As some of you know, I sometimes try to work on two books at once. I’ve actually tried *writing* two books at once, but doesn’t work too well. (Writing part of one one day and part of the other another. Yuk!) But I can be doing research and planning two books at once, if they are on a related topic – one a popular book for a general audience and the other a scholarly book for academics. That’s what I did about ten years ago now for my books Forged (trade book for general readers) and Forgery and Counterforgery (hard-hitting scholarship decidedly not for general readers).
Last summer I mentioned on the blog that I was thinking about doing that again, and now it’s for real – I’m doing it. I wasn’t sure if I would because I needed to get a sabbatical from teaching to pull it off. But I have now learned that I’ve been given a fellowship for all of next year at the National Humanities Center and so I will be on leave from all teaching and administrative responsibilities in order to work on the scholarly book.
My idea is to have the popular/trade book written first, before I start at the Humanities Center. I will then spend the year doing intense research for the scholarly book. Both will be on similar topics: ancient Christian understandings of the afterlife.
First: the National Humanities Center. This is a wonderful – in fact, absolutely fantastic – institution. It receives some funding from the National Endowment for the Humanities and also raises private funds. It has a number of functions, but the most visible and relevant to me is their fellowship program.
Every year the give about twenty fellowships to scholars from around the United States and around the world who are working in the humanities (everything from History to Philosophy to Literature to Art History to Musicology to Classics to … Religious Studies!) in order to free them up for a year to do research for a scholarly project (not for trade books or textbooks!). They get hundreds of applications and have a rigorous winnowing process to choose the annual fellows.
Each fellow is provided with an office with phone, computer hook-ups, desk, table, chairs, book cases – and an amazing library service. If a fellow wants a book or an article, the library staff gets it from a local university library and brings it in to the Center. Most fellows get literally hundreds of books and articles over the course of the year, scarcely having to lift a finger for them.
The only requirements for fellows are that they do their work (at the Center) and have lunch with the other fellows every weekday. That’s it. Otherwise fellows are free simply to do their research. (There are other things that one *can* do: public lectures to give and attend; reading groups; social occasions.) But it’s absolutely fantastic, a year to do nothing (basically) but your own work.
Most of the fellows fly in and spends the year in local housing – going to the Center every day to read, think, and write. As it runs out, though, the Center is located in the Research Triangle Park. It’s twelve minutes from my driveway.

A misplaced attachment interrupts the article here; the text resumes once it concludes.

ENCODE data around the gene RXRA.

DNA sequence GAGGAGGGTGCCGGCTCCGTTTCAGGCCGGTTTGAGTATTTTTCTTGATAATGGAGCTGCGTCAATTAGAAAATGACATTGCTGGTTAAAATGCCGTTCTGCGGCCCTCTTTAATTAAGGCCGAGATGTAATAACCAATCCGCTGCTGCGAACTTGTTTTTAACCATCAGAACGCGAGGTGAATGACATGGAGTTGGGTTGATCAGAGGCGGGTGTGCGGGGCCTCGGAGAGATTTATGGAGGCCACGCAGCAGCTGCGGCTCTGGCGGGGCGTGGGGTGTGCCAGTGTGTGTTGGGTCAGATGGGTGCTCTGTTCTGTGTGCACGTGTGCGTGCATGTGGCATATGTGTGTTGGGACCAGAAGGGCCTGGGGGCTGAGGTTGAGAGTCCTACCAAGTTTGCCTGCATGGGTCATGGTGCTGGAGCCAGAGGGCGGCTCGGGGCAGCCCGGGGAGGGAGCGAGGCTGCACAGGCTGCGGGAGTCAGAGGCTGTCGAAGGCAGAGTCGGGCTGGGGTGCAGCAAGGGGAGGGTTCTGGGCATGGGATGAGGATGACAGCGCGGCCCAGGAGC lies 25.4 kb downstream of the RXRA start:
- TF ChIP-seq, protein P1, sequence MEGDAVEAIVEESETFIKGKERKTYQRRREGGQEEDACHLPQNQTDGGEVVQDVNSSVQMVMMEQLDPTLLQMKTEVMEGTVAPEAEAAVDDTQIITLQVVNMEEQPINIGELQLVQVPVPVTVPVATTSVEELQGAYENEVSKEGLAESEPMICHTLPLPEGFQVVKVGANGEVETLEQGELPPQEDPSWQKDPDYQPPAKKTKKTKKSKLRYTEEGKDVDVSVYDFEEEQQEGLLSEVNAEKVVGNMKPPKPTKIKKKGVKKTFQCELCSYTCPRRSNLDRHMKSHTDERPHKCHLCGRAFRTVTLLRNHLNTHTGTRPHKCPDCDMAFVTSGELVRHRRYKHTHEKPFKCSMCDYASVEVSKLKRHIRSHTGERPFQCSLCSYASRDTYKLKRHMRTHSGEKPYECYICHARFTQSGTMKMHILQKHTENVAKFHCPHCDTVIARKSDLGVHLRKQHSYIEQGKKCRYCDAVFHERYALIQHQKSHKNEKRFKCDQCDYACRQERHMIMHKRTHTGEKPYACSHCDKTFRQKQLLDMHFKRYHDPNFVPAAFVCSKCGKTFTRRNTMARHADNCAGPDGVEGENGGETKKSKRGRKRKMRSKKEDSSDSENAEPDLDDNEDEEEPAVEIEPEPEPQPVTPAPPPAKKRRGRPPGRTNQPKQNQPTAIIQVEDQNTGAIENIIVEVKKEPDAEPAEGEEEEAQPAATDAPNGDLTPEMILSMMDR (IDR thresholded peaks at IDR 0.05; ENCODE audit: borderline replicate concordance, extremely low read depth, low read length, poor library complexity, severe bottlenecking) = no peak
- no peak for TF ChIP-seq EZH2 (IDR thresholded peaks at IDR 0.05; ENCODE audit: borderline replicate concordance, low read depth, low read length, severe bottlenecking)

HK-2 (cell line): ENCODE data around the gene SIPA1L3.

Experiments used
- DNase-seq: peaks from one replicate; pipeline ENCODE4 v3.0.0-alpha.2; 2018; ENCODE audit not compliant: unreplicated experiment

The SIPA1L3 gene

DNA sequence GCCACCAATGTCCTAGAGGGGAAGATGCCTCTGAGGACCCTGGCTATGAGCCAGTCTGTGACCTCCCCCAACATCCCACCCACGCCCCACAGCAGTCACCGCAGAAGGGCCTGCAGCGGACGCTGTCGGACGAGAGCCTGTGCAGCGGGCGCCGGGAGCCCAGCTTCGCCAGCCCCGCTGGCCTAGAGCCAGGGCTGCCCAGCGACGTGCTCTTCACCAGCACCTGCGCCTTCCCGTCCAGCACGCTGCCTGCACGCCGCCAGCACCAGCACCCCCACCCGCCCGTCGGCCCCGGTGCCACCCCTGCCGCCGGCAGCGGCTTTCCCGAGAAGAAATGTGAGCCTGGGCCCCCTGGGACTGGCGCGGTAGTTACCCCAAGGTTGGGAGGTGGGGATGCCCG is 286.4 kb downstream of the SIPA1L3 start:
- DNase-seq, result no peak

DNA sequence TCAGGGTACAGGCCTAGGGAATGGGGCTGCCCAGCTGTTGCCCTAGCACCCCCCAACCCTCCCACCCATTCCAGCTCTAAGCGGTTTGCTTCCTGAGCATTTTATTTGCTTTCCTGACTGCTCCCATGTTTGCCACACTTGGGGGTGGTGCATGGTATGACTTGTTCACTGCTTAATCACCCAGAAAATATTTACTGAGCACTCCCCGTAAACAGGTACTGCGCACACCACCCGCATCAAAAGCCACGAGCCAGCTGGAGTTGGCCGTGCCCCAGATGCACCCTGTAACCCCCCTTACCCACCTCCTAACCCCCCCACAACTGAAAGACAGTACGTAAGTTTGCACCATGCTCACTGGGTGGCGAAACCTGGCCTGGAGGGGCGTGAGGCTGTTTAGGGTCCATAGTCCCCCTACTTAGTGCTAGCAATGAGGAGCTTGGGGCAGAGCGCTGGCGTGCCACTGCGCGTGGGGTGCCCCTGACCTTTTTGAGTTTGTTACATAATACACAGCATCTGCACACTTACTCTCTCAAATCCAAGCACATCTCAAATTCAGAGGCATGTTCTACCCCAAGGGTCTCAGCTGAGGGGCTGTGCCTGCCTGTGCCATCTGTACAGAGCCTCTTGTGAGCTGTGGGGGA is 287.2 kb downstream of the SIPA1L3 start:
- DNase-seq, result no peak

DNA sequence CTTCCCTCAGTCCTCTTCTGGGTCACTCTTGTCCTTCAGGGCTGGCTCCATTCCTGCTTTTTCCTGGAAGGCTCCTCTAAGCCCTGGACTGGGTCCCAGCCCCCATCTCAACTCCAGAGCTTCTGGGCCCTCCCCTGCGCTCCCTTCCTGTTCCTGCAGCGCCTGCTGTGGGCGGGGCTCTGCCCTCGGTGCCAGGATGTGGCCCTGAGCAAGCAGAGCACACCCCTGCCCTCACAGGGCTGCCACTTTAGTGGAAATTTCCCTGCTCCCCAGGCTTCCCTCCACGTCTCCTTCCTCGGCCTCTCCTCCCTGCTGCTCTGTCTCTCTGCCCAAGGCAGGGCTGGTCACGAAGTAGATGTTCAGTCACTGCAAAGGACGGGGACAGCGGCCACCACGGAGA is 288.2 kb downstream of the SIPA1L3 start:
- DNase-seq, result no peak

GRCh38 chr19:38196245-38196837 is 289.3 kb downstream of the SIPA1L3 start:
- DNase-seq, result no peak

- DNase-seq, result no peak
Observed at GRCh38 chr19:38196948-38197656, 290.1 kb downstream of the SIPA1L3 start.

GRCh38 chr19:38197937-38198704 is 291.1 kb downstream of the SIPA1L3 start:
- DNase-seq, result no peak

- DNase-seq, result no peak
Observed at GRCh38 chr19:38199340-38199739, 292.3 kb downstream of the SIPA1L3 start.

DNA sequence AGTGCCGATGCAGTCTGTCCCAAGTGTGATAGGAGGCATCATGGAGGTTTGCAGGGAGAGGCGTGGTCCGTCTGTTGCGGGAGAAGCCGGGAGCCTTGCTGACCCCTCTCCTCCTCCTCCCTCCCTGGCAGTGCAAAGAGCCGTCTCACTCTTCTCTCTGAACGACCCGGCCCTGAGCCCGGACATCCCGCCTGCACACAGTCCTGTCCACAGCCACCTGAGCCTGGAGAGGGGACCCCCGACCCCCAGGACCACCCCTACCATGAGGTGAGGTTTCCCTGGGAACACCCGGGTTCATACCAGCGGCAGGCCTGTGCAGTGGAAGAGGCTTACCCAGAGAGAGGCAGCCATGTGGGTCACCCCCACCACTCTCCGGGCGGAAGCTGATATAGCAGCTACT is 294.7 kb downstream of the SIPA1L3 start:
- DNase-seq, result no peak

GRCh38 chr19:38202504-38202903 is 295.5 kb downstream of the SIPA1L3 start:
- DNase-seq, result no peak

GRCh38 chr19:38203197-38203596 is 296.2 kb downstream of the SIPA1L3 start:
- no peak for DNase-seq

I had a fellowship there in 2009-10 and it was amazing. I got so much done I still can’t believe it. This was when I did all the research for Forgery and Counterforgery. As with all scholars who work in my field, it meant spending masses of time working through Greek and Latin texts from antiquity and reading what scholars have said about them in English, French, and German. Hard core work that people like me thrive on and *love*!
It is really hard to get one of these fellowships. I’m unbelievably lucky now to have gotten two. (One of my closest friends and colleagues, Elizabeth Clark at Duke [who works in Christianity in Late Antiquity], got three – but to my knowledge she’s the only one in the history of the place to pull that off; my wife Sarah [who works on Shakespeare] has also had two, so I was completely envious until now).
The popular book is the one I’ve talked about before on the blog – I was doing a long thread on it before I got sidetracked and then sidetracked from my sidetrack and then …. Well it was months ago. I’m going to be returning to the thread now soon, possibly next week. I’m tentatively calling the book “The Invention of the Afterlife.” It will deal with the question of where the Christian views of the afterlife come from, that when a person dies their soul goes to heaven or hell. That’s not in the Old Testament, and it’s not what Jesus taught, so … why is it what everyone thinks? (OK, not everyone: but traditionally in Christianity it’s what everyone has thought – for many many centuries. But why?)
The scholarly book will be on the early Christian accounts of people who were given glimpses of, or even guided tours of, heaven and hell. I’ve also talked about that a bit on the blog – but I’ll say a few more things about it before returning to my general blog on the invention of the afterlife. For now I’m just sharing my now-written-in-pen writing plans: first the trade book then intense research for a year on the scholarly book. I’m totally thrilled!